By Susanna Beard, author of psychological thriller, Dare to Remember published by Legend
For me, walking has always had a therapeutic quality. There’s something about putting one foot in front of the other, even if you’re plodding along with your hood pulled up over your head and your eyes on the ground, which helps the mood. And since I’ve started to write novels, walking has become a crucial part of the writing process.
There is a time-honoured link between long-distance running and writing - Joyce Carol Oates ran every afternoon, Louisa May Alcott felt that she "must have been a horse or a deer in some previous state" because she enjoyed running so much, and Murakami said his “real existence as a serious writer [began] on the day that I first went jogging.”
I’m not a runner – it hurts too much, in more ways than one. But walking, for me, clearly has the same effect as running has for these authors. As a writer, it’s when I walk that I wrestle with the twists and turns of a plot that won’t settle down, or the traits of a character who just doesn’t seem real.
Sometimes the walking just clears the mind; sometimes it offers the creative jolt that a new story (or a stuck story) needs.
Even when the weather’s out to get you – when it’s cold, wet and blustery, when the wind brings tears to your eyes and you can barely move your feet through a sea of mud, walking is ‘worth it’ time. The process of wrapping up against the elements, leaving the house and heading for the countryside (or a park, or a quiet lane) is in itself, I believe, good therapy for an overcrowded mind.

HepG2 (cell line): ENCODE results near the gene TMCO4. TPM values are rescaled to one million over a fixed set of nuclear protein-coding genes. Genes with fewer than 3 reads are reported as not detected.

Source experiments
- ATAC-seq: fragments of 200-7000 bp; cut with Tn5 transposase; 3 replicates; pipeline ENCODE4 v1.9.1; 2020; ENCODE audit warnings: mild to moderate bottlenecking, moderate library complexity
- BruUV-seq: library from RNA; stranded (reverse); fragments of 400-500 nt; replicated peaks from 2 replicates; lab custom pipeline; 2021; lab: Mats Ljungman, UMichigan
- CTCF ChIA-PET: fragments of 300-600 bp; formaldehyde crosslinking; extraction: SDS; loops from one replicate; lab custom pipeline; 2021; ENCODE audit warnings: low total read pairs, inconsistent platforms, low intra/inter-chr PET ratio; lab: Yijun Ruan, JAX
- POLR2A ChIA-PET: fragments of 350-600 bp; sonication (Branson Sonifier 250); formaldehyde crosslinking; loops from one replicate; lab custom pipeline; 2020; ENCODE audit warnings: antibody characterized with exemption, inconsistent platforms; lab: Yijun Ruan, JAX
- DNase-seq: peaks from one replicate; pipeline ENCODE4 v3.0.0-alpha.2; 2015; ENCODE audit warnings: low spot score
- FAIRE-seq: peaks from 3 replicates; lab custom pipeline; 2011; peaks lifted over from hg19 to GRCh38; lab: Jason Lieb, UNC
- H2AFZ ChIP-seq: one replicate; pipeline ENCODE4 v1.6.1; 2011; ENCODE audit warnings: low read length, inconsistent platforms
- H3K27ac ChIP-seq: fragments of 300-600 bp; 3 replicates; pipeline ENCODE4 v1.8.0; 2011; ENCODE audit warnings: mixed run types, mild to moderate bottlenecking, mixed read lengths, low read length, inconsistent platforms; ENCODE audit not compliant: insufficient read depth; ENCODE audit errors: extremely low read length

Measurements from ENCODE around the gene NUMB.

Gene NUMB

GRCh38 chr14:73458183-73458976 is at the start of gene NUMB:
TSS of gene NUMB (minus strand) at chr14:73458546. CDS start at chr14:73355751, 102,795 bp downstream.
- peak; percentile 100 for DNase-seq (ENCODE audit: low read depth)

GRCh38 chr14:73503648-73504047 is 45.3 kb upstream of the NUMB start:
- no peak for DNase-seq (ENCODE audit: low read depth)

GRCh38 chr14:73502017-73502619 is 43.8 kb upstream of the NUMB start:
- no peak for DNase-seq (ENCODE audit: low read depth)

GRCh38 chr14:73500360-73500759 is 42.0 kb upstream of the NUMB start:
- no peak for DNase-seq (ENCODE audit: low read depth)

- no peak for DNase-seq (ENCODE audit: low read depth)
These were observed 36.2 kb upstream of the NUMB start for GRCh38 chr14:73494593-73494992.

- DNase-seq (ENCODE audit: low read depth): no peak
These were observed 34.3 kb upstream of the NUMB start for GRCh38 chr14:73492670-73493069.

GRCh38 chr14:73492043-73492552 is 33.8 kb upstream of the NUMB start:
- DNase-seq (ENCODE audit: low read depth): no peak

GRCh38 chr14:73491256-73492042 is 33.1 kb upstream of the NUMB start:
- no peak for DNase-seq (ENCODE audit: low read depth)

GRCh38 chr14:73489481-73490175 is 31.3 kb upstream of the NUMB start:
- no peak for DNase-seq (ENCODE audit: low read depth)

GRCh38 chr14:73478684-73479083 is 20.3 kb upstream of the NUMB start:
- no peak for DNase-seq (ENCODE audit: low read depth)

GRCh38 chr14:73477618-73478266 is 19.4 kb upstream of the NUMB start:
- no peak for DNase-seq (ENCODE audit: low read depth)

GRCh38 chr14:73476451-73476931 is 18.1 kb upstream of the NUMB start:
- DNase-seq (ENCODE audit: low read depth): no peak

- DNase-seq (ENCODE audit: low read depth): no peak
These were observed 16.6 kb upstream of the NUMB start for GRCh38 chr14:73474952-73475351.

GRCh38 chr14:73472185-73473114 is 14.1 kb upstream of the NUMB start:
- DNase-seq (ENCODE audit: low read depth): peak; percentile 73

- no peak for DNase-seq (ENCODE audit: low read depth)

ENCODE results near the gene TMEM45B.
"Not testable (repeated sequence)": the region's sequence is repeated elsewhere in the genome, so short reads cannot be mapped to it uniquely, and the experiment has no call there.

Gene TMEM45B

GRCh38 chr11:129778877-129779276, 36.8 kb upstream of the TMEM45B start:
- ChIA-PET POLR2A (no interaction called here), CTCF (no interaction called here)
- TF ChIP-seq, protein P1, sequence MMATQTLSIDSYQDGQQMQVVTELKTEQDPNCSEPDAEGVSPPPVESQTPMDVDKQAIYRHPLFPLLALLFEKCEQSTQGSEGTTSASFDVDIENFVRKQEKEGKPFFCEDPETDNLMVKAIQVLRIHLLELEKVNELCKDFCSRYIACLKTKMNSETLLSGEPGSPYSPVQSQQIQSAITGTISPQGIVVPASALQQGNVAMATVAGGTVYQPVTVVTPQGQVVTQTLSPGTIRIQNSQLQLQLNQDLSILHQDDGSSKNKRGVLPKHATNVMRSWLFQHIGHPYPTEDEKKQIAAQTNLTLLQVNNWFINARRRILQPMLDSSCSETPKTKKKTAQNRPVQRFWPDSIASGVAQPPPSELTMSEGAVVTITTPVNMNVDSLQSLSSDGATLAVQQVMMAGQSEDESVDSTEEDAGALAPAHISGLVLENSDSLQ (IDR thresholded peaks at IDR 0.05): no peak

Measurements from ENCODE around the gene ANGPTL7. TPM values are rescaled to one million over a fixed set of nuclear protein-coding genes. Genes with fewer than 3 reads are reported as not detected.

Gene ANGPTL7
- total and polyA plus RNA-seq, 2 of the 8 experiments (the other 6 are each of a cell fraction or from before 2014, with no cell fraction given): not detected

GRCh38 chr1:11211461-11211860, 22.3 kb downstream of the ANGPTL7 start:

And if you add good weather, the countryside, wildlife, birdsong and air untainted by diesel fumes – then even better. Nothing raises the spirits as gently.
Except, of course, the presence of a canine friend or two. The unbridled, unselfconscious enthusiasm of a dog on a daily walk, the excitement of seeing another of the species - or quite often, just another human - repeats itself daily. Same place, new smells, sounds, dogs, people. Cats and birds. Squirrels! Such delight in the routine. It’s infectious.
It was on one of my daily walks by the Thames a couple of years ago – I’m lucky, I can get there in less than ten minutes – that I bumped into another dog-walker, a little late on her daily perambulation. When I remarked on this, in a friendly, dog-walking way, she replied that her husband had died in the night. What a shock! Of course, I did my best to comfort her, offering to tell people I saw who I knew to be her close friends, and went on my way.
When we parted, though, I couldn’t get the incident out of my head. The fact that she was walking on the morning after this terrible thing had happened to her fascinated me. Of course, when you have a dog, it needs walking. But it was more than that – it was the beginning of her recovery from the trauma: telling friends, getting out of the house, exercising, the fresh air by the river. The idea of walking as therapy struck me as a good theme for a novel.
That’s where my debut novel, Dare to Remember, began. It went through two working titles, some interesting critical discussions with my writing group and many drafts before I felt that it succeeded in doing what it was supposed to. But all through the novel my protagonist is supported by walking, and by her dog, Riley. The dog gets her out, meeting new people - however reluctant she is to talk - while the walking gives her space, room to think, to ponder over her life, to recover from her trauma.
I value my daily walks with my dogs, both for my health – physical and mental - but also as a way to continue working on my stories. I clear my head, problem-solve, get descriptive ideas and make friends at the same time.
Almost always I return with a sense of purpose for my writing as well as muddy boots and pawprints in my hall.